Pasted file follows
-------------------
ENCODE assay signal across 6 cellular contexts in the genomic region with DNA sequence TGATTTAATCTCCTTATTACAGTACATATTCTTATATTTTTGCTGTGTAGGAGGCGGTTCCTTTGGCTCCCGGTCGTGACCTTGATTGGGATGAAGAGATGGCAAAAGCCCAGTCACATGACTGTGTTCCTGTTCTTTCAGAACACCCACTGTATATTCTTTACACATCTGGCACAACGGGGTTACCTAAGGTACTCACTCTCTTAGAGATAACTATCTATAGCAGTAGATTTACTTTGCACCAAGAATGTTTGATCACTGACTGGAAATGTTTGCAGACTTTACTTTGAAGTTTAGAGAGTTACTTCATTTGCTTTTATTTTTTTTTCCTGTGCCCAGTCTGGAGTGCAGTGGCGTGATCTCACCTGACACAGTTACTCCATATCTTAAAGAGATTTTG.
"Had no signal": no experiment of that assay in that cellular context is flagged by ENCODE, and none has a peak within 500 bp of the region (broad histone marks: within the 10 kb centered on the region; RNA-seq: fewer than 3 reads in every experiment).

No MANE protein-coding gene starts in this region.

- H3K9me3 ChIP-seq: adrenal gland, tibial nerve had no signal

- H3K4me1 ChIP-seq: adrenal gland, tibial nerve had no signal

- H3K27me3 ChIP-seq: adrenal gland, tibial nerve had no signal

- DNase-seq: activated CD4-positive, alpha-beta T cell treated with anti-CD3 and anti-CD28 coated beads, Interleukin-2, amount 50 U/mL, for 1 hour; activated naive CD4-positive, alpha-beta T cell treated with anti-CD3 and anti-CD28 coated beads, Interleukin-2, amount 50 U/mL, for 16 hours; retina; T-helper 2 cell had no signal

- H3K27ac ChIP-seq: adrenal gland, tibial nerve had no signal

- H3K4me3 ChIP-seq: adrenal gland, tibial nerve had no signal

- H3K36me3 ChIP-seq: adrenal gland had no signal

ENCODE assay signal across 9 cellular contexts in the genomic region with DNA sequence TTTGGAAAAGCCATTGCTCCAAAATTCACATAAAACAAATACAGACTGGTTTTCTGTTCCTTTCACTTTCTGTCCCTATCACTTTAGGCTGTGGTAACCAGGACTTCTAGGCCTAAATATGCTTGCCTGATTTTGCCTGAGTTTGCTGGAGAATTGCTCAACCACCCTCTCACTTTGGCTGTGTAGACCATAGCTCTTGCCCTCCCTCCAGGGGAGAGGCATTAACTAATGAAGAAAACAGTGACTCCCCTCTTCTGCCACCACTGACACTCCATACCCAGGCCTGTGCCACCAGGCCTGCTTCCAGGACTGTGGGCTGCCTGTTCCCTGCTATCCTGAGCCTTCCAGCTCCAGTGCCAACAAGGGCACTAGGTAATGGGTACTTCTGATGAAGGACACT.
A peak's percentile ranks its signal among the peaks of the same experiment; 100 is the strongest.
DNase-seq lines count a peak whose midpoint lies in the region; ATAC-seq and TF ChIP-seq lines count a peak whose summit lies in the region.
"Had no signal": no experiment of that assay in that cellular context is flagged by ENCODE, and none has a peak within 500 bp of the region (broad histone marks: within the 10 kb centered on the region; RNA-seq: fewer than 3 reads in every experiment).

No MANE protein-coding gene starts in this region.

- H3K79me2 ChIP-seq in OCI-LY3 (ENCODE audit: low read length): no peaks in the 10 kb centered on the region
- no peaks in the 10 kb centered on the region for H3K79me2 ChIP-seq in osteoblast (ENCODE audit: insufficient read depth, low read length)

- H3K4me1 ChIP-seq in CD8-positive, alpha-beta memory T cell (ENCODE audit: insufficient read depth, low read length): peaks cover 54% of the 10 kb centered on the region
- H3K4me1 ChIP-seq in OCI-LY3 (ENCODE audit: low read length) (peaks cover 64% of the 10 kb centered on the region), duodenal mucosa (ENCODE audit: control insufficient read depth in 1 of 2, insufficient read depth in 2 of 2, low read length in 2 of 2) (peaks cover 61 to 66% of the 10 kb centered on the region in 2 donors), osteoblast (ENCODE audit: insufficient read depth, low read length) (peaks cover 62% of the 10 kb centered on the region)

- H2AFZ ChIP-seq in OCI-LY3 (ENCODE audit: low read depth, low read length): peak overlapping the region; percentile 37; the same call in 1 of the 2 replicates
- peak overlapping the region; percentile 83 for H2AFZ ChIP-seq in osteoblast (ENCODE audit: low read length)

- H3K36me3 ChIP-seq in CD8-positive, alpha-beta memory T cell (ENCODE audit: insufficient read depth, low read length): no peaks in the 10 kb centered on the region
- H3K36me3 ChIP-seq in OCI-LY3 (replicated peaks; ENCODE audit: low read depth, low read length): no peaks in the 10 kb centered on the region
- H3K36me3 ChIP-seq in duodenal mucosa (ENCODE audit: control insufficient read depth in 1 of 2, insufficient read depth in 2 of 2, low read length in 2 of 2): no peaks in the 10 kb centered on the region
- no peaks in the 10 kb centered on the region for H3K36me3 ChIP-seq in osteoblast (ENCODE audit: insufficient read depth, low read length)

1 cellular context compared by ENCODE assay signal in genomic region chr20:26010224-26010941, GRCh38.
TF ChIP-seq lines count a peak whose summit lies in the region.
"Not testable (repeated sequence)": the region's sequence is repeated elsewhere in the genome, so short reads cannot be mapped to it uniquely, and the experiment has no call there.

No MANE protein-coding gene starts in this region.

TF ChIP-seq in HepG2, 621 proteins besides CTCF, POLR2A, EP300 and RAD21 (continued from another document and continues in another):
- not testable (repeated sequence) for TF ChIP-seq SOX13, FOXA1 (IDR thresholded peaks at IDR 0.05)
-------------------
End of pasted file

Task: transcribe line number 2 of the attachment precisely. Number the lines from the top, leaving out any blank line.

"Had no signal": no experiment of that assay in that cellular context is flagged by ENCODE, and none has a peak within 500 bp of the region (broad histone marks: within the 10 kb centered on the region; RNA-seq: fewer than 3 reads in every experiment).